Mental health charities and professional
groups today united to express concern that family doctors may next
year no longer have to improve support for patients with depression
under the system that rewards practices for the quality of care
The Royal College of Psychiatrists, British
Psychological Society, Centre for Mental Health, the Mental Health
Foundation, the Mental Health Providers Forum, Mind
and Rethink Mental Illness call on the Secretary of State
for Health to take action to ensure that next year’s Quality and
Outcomes Framework (QOF) for primary care continues to include
measures for how GPs support patients with depression.
The call follows the publication of an
Independent Advisory Committee from the National Institute for
Health and Clinical Excellence of its
recommendations for indicators in the QOF for 2012/13. It
concludes that the current three indicators for depression should
be retired from next year’s framework because there is not enough
evidence to support them.
Our organisations are extremely concerned
that retiring the existing indicators for depression without
replacing them with new measures of equal weight would have very
damaging consequences for people with depression. It would remove
at a stroke the main incentive for family doctors to manage the
care of patients with depression and to support the mental health
of patients with diabetes and heart disease.
We therefore welcome Sir Andrew Dillon’s
letter to the QOF Negotiators recognising that retiring the
existing indicators before replacements are ready would have
adverse consequences for patients and noting that work is already
under way to develop new indicators for depression for future
We are also encouraged that the Department
of Health has asked that in future new indicators should be
proposed before all of the indicators for a particular condition
are retired from the QOF. We hope that this approach will inform
the decision about this year’s indicators between NHS Employers and
the BMA’s General Practitioners Committee.
Professor Sue Bailey, President of the
Royal College of Psychiatrists, said: "Depression has a significant
impact on the lives of those who personally experience it, but also
the lives of their families and carers and on society as a whole.
The Quality and Outcomes Framework (QOF) not only acts as an
incentive to improve the quality of care available to those who
experience depression, but helps to shape the care that will be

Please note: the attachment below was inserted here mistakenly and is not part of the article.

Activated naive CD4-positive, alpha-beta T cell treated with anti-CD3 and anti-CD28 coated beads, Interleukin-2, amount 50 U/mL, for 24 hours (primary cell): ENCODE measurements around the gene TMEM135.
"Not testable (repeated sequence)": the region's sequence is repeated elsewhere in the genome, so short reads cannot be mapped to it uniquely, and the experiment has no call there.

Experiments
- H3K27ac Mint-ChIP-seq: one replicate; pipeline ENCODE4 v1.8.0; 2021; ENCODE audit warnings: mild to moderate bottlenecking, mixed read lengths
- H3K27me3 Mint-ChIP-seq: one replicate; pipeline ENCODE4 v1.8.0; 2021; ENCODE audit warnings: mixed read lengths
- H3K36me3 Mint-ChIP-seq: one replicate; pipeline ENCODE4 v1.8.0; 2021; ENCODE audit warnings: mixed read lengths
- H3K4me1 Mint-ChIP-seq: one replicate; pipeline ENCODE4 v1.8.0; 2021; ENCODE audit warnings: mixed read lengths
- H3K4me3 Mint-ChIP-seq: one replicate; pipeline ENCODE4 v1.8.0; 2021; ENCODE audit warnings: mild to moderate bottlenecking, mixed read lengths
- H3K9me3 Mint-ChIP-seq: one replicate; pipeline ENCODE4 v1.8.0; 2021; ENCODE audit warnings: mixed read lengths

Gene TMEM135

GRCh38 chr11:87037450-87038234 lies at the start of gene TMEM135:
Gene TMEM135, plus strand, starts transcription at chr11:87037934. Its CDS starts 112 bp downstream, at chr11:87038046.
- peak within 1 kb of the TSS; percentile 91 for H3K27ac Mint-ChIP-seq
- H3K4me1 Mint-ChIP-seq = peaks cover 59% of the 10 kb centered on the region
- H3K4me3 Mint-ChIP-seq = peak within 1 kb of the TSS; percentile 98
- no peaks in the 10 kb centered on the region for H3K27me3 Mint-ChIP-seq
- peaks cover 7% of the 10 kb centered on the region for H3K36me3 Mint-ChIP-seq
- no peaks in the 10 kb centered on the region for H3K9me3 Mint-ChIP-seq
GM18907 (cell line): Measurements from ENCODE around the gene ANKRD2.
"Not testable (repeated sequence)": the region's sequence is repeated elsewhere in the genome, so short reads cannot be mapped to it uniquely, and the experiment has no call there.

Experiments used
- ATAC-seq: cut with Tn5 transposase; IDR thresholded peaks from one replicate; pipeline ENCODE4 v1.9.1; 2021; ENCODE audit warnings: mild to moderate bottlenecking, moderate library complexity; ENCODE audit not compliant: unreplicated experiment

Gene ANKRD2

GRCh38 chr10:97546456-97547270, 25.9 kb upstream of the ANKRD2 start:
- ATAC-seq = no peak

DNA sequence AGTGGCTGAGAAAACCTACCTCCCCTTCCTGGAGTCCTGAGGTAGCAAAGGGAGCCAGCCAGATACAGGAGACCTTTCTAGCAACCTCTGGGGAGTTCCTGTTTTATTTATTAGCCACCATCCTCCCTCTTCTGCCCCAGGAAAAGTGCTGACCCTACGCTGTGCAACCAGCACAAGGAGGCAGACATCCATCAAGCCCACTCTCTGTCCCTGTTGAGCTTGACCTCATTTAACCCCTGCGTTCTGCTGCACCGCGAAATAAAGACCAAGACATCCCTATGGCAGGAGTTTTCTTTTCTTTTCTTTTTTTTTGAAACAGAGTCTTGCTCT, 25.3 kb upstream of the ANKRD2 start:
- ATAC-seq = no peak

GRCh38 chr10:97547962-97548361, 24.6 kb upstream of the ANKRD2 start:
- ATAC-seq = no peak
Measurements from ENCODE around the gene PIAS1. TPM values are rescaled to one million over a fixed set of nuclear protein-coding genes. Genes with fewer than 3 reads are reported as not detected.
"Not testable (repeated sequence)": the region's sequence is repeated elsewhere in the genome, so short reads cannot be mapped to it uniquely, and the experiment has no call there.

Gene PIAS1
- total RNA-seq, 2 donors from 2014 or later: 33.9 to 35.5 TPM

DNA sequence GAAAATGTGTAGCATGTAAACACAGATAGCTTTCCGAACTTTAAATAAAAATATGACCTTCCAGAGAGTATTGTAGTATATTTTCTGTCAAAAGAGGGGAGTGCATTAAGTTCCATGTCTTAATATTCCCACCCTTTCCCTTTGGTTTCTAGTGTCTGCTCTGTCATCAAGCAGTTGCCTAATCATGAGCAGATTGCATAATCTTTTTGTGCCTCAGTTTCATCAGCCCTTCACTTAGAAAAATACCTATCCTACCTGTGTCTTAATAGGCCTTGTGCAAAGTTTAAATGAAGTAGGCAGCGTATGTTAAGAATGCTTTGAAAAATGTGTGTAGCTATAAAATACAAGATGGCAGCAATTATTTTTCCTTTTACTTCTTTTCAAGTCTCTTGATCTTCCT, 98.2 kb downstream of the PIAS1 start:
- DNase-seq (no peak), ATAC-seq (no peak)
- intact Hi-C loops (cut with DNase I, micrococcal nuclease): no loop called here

available in the future. The incentive for screening for depression
in primary care, including people with long-term physical
conditions, should not only be continued, but extended under the
framework. This will ensure that doctors will be able to offer
the best quality of care to their patients both now, and in
the future, and enable doctors to work with individuals and
families to improve their mental health and emotional
John Hanna, Policy Unit Director for the
Division of Clinical Psychology at the British Psychological
Society, said: "We are astonished and disappointed that it is
proposed that the QOF indicators for depression be dropped, rather
than, as we hoped and expected, improved and replaced.
Depression negatively impacts on society at all levels and
accounts for a substantial cost to personal lives and the economy,
estimated to cost the UK many billions of pounds per year.
Losing these indicators risks a significant loss of incentive
for GPs to give focus to mental health concerns; the gap left by
these indicators could well be filled by non-mental health-focussed
incentives, further unbalancing the “parity of esteem” sought
within the mental health sector on behalf of mental health service
users and carers. We call on the independent advisory
committee to reverse this decision, and to grant time to improve
and revitalise the existing standards so that they become more
workable for GPs."
Sean Duggan, chief executive of Centre for
Mental Health said: "General practices need to be given the right
incentives to identify people who have depression, to offer them
timely and effective treatment, and to look after their physical as
well as mental health. And they need to look out for the mental
health of people with long-term physical conditions. The
Government’s mental health strategy, No Health Without Mental
Health, rightly sets out that mental health issues will be